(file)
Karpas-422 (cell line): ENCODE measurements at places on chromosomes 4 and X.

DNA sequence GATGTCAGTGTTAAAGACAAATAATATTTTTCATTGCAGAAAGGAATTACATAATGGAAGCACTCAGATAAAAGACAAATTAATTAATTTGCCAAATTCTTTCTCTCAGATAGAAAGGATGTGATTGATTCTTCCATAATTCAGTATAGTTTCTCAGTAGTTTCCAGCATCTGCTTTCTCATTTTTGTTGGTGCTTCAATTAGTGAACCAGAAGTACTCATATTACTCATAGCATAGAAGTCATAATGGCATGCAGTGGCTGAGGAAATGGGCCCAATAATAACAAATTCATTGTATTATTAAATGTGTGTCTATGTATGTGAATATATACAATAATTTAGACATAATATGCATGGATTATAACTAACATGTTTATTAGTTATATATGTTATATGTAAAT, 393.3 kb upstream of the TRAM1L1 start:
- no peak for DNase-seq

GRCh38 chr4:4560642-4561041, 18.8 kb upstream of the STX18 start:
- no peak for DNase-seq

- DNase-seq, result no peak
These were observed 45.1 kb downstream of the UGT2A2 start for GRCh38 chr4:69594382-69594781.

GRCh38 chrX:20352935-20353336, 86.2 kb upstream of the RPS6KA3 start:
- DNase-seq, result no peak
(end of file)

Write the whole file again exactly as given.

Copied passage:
Karpas-422 (cell line): ENCODE measurements at places on chromosomes 4 and X.

DNA sequence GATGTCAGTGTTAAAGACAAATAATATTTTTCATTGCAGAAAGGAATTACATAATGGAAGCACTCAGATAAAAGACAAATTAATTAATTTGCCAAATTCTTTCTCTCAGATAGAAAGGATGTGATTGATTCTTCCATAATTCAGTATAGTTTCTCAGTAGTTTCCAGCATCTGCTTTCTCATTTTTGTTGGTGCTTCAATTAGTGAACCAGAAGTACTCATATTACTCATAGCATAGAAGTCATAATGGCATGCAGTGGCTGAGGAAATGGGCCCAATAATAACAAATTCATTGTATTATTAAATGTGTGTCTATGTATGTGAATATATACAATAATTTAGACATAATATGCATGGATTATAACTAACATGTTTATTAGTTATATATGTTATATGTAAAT, 393.3 kb upstream of the TRAM1L1 start:
- no peak for DNase-seq

GRCh38 chr4:4560642-4561041, 18.8 kb upstream of the STX18 start:
- no peak for DNase-seq

- DNase-seq, result no peak
These were observed 45.1 kb downstream of the UGT2A2 start for GRCh38 chr4:69594382-69594781.

GRCh38 chrX:20352935-20353336, 86.2 kb upstream of the RPS6KA3 start:
- DNase-seq, result no peak